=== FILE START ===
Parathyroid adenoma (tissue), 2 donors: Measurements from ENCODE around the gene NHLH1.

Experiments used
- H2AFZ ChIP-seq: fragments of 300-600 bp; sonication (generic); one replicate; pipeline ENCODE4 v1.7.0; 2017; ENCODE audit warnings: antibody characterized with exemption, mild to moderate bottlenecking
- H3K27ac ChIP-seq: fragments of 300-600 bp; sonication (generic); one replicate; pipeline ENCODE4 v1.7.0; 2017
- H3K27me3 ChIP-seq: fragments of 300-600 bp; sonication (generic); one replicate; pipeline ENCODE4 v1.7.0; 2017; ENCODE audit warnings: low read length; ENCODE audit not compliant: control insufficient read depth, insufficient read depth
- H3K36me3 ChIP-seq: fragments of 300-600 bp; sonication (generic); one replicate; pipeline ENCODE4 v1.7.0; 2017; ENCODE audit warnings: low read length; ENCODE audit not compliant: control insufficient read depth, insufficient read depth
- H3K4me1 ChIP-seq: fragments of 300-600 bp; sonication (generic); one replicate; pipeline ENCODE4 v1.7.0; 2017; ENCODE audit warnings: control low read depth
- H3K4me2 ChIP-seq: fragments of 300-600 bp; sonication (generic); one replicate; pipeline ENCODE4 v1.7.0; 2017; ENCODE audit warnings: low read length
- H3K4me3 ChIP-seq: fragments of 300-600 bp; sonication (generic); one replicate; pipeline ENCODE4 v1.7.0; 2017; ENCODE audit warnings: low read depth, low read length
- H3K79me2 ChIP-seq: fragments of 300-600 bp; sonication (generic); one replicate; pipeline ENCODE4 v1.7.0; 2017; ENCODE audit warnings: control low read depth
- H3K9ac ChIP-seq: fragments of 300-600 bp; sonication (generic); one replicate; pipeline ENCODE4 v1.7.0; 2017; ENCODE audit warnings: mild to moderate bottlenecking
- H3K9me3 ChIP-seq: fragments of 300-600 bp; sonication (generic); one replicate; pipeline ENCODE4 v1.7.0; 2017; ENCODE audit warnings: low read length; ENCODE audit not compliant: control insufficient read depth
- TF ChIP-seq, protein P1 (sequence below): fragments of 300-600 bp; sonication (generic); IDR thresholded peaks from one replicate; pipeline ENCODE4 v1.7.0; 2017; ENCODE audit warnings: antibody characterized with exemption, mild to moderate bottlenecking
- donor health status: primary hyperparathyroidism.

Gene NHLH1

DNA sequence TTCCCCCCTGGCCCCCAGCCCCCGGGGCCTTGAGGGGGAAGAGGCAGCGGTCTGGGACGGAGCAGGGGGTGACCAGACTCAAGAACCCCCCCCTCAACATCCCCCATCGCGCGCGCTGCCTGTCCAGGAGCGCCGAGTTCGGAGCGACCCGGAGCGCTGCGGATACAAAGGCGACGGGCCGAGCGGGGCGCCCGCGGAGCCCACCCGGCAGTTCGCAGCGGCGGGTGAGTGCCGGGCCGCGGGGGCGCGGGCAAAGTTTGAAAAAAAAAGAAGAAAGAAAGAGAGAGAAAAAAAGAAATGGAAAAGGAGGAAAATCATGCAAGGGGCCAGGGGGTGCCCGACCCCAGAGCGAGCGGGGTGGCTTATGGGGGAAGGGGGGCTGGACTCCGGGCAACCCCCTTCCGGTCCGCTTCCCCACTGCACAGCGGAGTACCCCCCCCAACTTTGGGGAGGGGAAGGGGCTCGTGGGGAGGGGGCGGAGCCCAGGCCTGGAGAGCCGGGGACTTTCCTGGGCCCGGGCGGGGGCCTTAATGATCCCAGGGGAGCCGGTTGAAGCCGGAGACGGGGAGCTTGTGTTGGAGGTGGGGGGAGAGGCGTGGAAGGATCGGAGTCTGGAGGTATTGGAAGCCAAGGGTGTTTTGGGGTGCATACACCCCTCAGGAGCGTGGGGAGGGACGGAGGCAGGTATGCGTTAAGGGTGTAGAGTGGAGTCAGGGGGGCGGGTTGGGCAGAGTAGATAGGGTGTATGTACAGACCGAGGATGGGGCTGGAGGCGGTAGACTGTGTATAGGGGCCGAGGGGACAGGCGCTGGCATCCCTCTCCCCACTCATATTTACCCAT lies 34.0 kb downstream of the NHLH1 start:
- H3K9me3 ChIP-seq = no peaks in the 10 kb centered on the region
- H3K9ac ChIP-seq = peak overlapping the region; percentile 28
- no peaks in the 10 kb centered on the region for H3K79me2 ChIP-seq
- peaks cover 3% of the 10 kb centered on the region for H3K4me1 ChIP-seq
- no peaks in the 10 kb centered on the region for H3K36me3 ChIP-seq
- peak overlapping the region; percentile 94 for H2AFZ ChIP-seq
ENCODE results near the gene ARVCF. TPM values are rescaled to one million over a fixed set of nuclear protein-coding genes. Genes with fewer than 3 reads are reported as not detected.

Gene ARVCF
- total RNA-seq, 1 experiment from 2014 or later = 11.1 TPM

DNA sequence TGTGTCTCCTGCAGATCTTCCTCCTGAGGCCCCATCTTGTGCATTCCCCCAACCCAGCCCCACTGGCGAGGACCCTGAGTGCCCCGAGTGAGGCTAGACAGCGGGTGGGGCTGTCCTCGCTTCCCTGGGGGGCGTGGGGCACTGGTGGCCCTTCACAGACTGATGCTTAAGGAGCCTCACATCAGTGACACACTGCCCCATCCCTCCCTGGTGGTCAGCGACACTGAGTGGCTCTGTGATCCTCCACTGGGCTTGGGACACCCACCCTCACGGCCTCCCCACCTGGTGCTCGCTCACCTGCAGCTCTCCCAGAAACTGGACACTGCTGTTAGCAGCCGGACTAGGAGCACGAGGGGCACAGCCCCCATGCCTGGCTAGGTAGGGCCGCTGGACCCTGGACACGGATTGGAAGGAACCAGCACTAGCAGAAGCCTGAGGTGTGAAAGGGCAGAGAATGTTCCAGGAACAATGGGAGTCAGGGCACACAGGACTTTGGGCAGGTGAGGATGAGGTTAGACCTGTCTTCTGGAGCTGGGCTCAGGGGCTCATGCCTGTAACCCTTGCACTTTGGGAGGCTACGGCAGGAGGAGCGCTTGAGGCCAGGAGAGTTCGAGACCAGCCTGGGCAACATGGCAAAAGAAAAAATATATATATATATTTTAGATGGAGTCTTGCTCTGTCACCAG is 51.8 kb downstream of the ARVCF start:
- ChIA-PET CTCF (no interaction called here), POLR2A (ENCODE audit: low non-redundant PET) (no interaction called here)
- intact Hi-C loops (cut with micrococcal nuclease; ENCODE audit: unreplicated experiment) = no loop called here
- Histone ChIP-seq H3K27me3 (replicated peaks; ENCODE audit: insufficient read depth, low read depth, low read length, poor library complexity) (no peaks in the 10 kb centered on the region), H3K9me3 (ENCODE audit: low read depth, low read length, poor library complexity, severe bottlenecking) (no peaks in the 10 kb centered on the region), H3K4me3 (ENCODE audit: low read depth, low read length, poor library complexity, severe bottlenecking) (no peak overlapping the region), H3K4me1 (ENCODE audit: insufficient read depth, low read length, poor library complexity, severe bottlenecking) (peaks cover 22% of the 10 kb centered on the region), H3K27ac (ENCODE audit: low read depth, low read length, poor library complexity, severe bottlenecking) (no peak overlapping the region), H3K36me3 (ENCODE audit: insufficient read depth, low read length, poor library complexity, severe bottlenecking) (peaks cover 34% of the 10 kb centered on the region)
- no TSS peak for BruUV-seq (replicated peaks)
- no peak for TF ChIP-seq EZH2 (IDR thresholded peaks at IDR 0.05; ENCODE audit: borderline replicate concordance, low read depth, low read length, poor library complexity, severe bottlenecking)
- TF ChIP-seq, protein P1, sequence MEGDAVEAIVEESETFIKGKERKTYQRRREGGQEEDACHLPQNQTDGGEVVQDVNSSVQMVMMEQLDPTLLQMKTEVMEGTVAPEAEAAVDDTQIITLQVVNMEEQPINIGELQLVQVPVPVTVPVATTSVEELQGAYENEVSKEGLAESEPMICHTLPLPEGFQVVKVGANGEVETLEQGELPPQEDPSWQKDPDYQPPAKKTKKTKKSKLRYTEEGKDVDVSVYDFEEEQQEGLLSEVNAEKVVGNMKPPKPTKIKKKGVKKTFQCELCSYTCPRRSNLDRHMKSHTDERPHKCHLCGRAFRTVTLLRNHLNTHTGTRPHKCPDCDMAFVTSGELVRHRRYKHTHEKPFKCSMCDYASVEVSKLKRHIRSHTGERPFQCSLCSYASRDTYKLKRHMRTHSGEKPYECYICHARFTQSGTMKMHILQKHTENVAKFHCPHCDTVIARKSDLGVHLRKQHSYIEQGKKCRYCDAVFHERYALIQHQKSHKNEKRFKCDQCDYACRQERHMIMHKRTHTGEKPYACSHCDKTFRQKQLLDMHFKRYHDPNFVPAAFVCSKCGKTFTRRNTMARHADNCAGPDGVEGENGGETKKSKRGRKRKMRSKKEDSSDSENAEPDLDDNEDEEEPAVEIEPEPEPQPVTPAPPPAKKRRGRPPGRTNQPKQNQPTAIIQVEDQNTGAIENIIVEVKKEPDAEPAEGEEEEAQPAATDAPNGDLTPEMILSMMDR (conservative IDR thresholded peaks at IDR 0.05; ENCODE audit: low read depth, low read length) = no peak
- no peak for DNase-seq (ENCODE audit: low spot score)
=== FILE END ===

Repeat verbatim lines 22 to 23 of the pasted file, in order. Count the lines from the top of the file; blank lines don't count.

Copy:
- peak overlapping the region; percentile 94 for H2AFZ ChIP-seq
ENCODE results near the gene ARVCF. TPM values are rescaled to one million over a fixed set of nuclear protein-coding genes. Genes with fewer than 3 reads are reported as not detected.